Variations on the craft have appeared in recent decades. Many will have themes such as the duality of life and death, and the relationship of man with the natural world, but these often keep essential elements such as Adam and Eve. Tiburcio Soteno Fernandez is one of the few potters here who will made arboles with themes completely unrelated to the Garden of Eden. Many of these represent the history of a famous person or place and are custom-ordered. His works have appeared in temporary and permanent collections in countries such as Scotland, the United States, Canada, Italy and France. However, purists insist that those that do not relate to the Garden of Eden are not true Trees of Life.
State of the craft
The craft is made in three principal areas: Metepec, Mexico State, Izucar de Matamoros, and Acatlan, both in Puebla, and most are made with commercial intent. In the old days, these were a traditional gift for newlyweds as a symbol of fertility and abundance. The craft is best preserved in Metepec, where craftsmen have received orders from countries such as China, Japan, France, Italy and Germany with a large number going to Spain. The best known potters in Metepec include Archundia, Tito Reyes, Modesta Fernandez, Macario Garduno, Paz Lopez, Claudio Tapia, Timoteo Gonzalez, Celso Rodriguez, Jose Sanchez de Leon, Lazaro and Manuel Leon. The government of the municipality of Metepec has sponsored courses in pottery and ceramics to keep the tradition alive.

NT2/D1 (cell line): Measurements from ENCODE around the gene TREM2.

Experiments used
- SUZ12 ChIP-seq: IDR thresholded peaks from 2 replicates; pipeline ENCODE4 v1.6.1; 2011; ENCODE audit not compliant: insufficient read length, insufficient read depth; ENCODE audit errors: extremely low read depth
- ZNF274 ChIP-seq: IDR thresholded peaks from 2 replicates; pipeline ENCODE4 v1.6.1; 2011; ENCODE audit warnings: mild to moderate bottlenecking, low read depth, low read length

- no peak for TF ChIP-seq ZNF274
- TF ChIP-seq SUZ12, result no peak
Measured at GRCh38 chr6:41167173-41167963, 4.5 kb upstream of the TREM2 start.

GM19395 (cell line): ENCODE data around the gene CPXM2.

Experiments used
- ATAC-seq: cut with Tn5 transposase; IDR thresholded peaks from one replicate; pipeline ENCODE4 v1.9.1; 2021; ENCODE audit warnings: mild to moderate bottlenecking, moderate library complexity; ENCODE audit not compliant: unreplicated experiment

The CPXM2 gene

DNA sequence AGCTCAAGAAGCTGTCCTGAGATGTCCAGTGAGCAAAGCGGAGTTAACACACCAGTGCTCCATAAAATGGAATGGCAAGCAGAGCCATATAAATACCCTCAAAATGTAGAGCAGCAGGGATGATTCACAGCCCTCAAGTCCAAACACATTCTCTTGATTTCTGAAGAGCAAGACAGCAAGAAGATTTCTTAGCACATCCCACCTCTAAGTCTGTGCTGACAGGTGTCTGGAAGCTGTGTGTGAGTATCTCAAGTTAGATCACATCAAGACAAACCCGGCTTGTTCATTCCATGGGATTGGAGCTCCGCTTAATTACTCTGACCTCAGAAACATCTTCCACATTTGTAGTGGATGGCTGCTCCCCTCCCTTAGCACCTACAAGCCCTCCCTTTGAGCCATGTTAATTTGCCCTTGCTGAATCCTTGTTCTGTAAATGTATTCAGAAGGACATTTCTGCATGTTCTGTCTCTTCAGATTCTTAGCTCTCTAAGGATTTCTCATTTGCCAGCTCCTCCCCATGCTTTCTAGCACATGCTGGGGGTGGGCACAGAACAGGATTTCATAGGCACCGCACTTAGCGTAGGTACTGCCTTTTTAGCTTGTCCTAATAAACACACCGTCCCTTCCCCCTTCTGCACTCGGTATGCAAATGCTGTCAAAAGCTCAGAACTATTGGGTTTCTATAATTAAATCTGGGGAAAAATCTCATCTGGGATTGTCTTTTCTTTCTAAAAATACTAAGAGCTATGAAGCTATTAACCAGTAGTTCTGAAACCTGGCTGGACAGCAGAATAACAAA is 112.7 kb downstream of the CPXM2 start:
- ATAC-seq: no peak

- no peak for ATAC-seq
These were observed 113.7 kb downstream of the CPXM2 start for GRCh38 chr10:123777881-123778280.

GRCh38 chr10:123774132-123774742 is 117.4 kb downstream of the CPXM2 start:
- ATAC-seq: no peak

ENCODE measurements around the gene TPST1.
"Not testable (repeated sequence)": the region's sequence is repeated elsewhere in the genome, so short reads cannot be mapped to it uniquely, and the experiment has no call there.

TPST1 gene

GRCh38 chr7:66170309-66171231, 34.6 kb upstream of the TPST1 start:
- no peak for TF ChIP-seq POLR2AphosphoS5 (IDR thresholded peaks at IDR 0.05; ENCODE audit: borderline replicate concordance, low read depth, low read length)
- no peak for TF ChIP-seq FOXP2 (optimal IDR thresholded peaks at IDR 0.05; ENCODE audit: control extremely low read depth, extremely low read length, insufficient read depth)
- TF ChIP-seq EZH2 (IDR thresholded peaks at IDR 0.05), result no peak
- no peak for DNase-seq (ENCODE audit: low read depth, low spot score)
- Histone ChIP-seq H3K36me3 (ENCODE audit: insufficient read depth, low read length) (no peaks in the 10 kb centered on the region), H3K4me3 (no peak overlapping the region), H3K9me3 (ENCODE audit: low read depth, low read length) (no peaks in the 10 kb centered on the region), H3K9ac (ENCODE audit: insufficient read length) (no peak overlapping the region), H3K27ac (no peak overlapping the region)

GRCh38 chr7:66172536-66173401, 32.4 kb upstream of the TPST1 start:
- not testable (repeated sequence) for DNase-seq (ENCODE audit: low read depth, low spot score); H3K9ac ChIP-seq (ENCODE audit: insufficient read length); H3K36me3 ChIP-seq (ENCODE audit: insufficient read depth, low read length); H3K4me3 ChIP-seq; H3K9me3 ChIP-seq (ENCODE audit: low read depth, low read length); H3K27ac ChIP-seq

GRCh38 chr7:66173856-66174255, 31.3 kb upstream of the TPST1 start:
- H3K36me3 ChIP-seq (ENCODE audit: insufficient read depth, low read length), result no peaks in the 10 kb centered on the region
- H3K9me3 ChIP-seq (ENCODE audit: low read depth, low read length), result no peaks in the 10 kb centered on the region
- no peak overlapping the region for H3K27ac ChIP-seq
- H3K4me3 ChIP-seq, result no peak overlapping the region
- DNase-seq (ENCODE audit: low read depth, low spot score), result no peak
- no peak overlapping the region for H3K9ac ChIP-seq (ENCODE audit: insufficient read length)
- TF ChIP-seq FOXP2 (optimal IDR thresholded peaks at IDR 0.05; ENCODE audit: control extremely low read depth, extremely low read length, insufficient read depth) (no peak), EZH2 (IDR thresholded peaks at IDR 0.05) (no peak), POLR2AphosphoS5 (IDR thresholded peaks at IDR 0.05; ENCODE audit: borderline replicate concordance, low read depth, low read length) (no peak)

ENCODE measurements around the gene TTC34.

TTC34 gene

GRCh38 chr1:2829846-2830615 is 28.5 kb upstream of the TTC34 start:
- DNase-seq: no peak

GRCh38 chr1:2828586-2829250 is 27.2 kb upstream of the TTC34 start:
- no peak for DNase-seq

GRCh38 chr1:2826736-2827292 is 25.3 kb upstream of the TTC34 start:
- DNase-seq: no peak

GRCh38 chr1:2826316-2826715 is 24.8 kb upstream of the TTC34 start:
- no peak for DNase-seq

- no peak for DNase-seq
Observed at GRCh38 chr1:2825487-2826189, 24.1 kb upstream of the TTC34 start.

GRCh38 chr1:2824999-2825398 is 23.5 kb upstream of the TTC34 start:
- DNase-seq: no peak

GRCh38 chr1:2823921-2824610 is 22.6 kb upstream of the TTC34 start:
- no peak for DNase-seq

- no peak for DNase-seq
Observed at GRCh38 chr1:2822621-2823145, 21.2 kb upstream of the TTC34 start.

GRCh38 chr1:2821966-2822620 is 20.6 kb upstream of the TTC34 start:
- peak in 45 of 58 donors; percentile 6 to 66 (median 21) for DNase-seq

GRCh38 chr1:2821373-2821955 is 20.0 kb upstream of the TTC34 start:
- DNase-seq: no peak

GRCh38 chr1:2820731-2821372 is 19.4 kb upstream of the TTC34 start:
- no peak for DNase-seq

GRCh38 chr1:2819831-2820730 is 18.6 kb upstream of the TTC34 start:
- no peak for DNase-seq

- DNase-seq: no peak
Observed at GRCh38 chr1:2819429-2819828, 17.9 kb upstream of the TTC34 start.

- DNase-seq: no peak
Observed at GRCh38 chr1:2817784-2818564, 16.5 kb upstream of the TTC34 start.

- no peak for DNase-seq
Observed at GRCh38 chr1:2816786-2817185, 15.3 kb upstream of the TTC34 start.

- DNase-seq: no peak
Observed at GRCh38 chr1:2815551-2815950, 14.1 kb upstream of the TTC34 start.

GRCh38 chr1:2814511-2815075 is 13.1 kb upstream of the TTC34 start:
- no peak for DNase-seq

However, the craft has been waning and may be in danger of extinction. On Comonfort Street in Metepec there are dozens of pottery workshops but only two of these remain making the trees. One major reason for this is cheap imitations, mostly imported from Asia. This has been a problem for many Mexican crafts, with the federal government stepping in to develop trademarks and “denomination of origin” for traditional crafts. In 2009, the Tree of Life was trademarked for artisans from Metepec and neighboring Calimaya, befitting the approximately 300 families that dedicate themselves to making them. In addition to authenticity, there are plans to use the trademark to promote the product internationally.